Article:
Common EFL Focus Pitfalls

I started patching the focus subsystem of the EFL widget toolkit quite some time ago. During this time, people have started to assign me everything that somehow looks like an issue with focus, it sometimes only takes the existence of the word “focus” somewhere in a backtrace for this to happen. I’ve discovered that most people mix up these different types, so in this blog post I hope to provide some clarity about them.

How EFL Gets Focused

There are 3 different places focus happens in EFL:

  • ecore-evas – the window manager abstraction
  • evas – the canvas library
  • elementary – the widget toolkit.

First of all, I should point out what focus itself is, I think a good example is to consider your typical smartphone interaction. While interacting with your smartphone, your complete attention is given to its screen and all interactions are with the interface of the device; you will also likely cease interactions with the outside environment entirely. In the same way, each abstraction in EFL has its own interaction partners:

  • The focused canvas object gets the attention from the keyboard
  • The focused widget is highlighted visually, so the user can see where his attention should go
  • And the window manager in the end focuses an application, which is probably an EFL Application.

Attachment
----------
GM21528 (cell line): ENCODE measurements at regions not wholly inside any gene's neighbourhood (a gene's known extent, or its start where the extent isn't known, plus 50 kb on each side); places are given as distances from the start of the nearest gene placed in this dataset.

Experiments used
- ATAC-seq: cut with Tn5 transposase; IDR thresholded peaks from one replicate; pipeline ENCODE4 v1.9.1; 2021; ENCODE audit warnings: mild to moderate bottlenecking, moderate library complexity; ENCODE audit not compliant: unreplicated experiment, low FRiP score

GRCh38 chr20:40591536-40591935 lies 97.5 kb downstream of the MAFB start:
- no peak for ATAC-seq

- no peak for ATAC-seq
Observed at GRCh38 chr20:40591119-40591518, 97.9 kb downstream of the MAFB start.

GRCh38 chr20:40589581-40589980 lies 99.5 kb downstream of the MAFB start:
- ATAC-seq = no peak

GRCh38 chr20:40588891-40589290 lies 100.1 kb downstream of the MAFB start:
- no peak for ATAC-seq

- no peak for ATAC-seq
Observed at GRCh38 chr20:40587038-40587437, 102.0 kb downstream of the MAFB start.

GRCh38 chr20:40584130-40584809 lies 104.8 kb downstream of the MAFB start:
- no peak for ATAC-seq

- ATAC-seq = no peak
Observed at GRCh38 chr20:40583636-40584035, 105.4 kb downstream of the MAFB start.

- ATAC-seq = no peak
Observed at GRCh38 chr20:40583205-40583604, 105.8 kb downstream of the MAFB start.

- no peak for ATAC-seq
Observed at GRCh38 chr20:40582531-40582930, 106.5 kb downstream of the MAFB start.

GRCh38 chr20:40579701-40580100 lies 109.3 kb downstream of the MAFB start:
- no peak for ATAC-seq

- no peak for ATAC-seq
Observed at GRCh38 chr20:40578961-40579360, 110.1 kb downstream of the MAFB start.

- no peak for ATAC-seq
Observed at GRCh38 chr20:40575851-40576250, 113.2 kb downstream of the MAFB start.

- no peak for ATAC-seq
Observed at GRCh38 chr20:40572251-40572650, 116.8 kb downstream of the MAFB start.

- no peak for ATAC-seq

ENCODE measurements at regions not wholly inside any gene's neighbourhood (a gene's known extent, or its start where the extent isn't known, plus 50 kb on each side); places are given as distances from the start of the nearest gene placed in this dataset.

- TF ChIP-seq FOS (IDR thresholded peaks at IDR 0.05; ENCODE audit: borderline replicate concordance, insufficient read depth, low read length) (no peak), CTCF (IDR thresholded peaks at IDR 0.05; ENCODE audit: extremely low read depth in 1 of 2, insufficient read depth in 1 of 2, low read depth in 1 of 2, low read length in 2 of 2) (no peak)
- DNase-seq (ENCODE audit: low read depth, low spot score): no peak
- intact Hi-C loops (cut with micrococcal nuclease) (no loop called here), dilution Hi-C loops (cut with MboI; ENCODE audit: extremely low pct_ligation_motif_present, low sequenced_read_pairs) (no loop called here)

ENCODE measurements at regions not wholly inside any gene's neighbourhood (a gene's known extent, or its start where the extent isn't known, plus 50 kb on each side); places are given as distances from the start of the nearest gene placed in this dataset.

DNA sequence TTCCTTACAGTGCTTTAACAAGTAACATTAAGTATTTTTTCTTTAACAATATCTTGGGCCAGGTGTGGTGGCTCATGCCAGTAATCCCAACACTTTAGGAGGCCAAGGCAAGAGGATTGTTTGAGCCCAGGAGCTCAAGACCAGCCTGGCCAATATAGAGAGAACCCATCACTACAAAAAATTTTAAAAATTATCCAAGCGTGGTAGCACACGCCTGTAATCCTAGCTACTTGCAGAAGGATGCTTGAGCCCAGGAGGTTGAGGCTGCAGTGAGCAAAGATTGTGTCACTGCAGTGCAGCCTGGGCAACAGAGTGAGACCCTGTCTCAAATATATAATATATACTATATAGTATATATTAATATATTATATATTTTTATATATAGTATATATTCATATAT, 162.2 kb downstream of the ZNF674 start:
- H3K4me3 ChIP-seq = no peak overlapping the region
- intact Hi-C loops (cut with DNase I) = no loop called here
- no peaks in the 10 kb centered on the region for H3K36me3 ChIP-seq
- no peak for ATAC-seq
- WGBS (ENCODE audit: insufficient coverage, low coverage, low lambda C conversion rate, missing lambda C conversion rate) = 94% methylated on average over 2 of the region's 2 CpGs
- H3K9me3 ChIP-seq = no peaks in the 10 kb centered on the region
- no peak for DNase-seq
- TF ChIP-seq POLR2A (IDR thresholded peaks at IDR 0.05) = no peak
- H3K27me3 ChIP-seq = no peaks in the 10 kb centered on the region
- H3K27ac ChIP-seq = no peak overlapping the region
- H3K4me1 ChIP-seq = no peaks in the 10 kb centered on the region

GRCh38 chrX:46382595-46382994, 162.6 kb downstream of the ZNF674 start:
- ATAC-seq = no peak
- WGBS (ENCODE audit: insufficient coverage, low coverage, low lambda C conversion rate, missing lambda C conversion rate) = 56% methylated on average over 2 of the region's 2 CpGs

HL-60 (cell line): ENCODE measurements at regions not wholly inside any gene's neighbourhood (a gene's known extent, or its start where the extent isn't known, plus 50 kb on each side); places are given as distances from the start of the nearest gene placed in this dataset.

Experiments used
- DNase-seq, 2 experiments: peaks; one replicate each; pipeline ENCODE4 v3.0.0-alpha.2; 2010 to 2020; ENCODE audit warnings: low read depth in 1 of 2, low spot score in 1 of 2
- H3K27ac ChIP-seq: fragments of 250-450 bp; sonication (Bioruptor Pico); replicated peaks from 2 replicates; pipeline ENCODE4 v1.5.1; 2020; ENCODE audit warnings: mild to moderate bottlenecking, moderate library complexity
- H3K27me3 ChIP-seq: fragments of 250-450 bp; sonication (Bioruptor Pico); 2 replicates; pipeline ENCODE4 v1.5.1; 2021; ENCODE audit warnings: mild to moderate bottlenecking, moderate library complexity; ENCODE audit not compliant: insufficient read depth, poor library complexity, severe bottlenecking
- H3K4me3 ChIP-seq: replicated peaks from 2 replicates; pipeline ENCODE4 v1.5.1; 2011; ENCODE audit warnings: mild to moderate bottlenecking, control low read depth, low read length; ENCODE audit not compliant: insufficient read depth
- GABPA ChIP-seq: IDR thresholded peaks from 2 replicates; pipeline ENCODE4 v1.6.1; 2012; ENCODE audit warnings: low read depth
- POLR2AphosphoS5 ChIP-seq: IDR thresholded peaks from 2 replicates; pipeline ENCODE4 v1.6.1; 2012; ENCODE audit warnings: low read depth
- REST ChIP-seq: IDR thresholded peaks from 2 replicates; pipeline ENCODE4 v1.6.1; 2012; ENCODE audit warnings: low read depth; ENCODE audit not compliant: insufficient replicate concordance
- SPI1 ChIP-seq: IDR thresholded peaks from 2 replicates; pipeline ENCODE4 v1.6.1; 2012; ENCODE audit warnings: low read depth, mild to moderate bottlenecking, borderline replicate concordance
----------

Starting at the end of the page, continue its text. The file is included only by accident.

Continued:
These differences are often the source of people’s confusion when it comes to focus in EFL. For example, loosing the toolkit focus on a window object does not mean that the window lost the input from the user; instead, it means that another widget got the toolkit focus and the window manager still has focus on this window.

For another example, consider a toolkit widget that’s built out of two objects: an image and a text field below the image. In this example, the widget receives the toolkit’s focus, and the focus of the canvas moves to the image. Then, the user presses some key bindings to change the name of the image and the canvas focus moves to the text field. In this case, the canvas focus moves, creating update events on the canvas focus. However, the widget’s focus stayed the same, and the user is meant to have their attention on that widget, meaning there was no change to it.

Some Tips for Understanding EFL Focus

The focus property can only be true on one single object in an entity, in practice this means:

  • One window focused per user window manager session
  • One object focused per user canvas
  • One widget focused per widget tree in the toolkit

Additionally:

  • Canvas focus is only used for injecting keyboard inputs from the input system of the display technology.
  • Widget focus is used for navigation, in the case of focus movement initiated by key bindings, this is the position from where the next upper/down/right/left element is calculated.

If you ever use change events for some kind of a focus property, here’s what you need to know about focus in EFL:

  • It’s window manager focus if the user has their attention on your application.
  • It’s canvas focus if you need to know where the keyboard inputs are coming from.
  • It’s a widget focus if the user has moved their attention to a subset of canvas objects that are bound together as a widget implementation.

If you have any questions about any of this content, head to the comments section!